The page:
The rules that follow are a bit unusual, but they are based on my experience as a lover of both football and baseball, and I hope they will apply to watching football games as well.

1. No matter how bad the weather is, sit in the sun. If you’re sitting in the shade, it’s not raining. If you’re sitting in the sun, the sun is not raining.

2. Do not watch unless you are at least 50% sure you understand what happened and why it happened. Sit by your TV, take out your iPad and do other interesting things instead of watching.

People who are interested in football (or setting a record for the longest touchdown reception) often have trouble enjoying the game. This is because they focus too closely on the rules.

There are only ten rules, after all. And two of them, “No running with the ball,” and “No touching a live ball with your hand or arm,” are repeated over and over at every play. You can watch four games and see them all.

But there’s more to a football game than that. There’s something about the way fans make noise and cheer, something about the rhythm of the game, something about how it changes when you go away from home to someplace different – say, to a stadium thousands of miles away – that makes it hard to remember that there are only ten rules in the first place.

The trouble is not with the rules; it’s with your mind. It’s not easy for most people to watch an NFL game without trying to figure out what the players should do next or even what they’re doing now; their minds aren’t used to being quiet long enough to let their bodies do things by themselves.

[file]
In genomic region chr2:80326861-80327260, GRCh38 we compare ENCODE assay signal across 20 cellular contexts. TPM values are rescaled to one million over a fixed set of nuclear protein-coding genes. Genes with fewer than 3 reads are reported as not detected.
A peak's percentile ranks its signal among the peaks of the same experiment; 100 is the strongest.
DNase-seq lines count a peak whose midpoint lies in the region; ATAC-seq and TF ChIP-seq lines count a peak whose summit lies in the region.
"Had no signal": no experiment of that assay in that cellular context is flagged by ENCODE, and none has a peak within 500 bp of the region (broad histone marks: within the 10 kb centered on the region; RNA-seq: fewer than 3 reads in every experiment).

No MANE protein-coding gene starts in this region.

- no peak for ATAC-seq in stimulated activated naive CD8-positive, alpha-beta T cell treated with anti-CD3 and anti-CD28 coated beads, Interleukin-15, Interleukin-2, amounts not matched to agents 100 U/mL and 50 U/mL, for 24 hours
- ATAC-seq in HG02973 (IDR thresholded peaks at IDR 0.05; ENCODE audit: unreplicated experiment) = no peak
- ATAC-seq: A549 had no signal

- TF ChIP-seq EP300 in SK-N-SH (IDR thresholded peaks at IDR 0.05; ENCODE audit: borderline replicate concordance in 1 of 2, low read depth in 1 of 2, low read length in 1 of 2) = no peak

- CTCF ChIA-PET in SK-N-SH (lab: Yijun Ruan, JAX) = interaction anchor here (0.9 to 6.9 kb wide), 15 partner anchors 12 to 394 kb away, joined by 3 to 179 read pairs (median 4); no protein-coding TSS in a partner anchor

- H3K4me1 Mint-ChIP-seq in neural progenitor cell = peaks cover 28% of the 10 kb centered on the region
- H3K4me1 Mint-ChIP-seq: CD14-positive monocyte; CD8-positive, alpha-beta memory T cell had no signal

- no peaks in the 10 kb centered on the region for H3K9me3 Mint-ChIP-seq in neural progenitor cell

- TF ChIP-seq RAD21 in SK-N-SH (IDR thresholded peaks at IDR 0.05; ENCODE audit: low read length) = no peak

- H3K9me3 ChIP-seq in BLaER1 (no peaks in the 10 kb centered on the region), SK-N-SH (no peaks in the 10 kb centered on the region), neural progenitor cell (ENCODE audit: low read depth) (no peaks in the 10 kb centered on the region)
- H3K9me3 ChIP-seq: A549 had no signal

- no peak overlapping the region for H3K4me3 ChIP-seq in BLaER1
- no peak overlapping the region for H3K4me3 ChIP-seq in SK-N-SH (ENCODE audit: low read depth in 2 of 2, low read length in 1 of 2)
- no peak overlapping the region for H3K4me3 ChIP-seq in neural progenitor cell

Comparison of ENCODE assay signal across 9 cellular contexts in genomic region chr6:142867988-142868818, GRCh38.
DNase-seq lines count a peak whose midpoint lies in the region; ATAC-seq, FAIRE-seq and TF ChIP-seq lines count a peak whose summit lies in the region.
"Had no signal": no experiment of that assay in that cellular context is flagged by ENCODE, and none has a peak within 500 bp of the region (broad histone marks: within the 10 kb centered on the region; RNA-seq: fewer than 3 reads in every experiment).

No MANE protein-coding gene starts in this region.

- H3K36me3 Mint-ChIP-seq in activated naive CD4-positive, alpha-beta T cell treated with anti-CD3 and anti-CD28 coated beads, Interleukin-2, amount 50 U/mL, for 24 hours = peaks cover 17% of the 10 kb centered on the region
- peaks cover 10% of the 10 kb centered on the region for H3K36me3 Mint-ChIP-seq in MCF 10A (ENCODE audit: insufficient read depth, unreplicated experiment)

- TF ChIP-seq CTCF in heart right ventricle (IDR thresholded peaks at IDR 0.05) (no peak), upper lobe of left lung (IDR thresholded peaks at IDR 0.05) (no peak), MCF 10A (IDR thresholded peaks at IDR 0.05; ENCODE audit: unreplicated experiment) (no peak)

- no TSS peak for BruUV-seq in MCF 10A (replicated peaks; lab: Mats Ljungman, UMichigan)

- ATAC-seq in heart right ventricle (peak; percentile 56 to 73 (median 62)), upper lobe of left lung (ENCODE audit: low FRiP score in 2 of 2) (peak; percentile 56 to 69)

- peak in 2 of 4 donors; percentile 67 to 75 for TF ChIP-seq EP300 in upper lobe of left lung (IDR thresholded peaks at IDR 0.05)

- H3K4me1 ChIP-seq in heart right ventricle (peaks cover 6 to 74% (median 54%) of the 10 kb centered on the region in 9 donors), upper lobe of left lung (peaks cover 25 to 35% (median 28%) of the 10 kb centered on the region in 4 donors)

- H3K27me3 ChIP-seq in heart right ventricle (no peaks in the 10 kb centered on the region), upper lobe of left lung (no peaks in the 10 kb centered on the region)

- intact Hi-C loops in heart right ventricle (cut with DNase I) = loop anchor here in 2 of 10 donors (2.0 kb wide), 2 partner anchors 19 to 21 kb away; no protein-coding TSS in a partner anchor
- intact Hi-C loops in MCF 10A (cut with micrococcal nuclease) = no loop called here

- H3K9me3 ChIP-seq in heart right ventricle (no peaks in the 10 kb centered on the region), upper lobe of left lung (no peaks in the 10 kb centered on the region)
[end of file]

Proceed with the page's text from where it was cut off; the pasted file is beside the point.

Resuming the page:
The NFL was the first pro league to employ a full-time official for each game. For years the refs were just line judges, and their only purpose was to make sure that the ball didn’t cross the goal line. But in the late 1960s they started wearing striped shirts, which quickly became as much a part of their persona as their stripes.

The stripes also had a practical function: each official’s shirt was numbered, and the refs used them to tell which way the ball should be thrown on a disputed play. So if you’re watching a game and you think you’ve seen something that violates one of the new rules, check to see if your official is number 13 or 14 or 15, and then check to see what rule it violates.

While watching a game, your eyes are trained on the on-field action. But what you don’t see is as significant as what you do.

During a review of game footage, here is something to look at: the face of the ref and the faces of the players. The ref’s expression is one that says, “I’m just doing my job.” Players’ faces are one of pure emotion: “Wow! I just did something incredible!”

The referee and the players’ reactions reveal a lot about how the game was run. The ref doesn’t want to be involved in decision making; it would interfere with his judgment. So he makes the call on his own. The players might disagree with him, but they don’t challenge him. They’re focused on their own performance; they don’t waste time arguing about rules or strategy or strategy changes.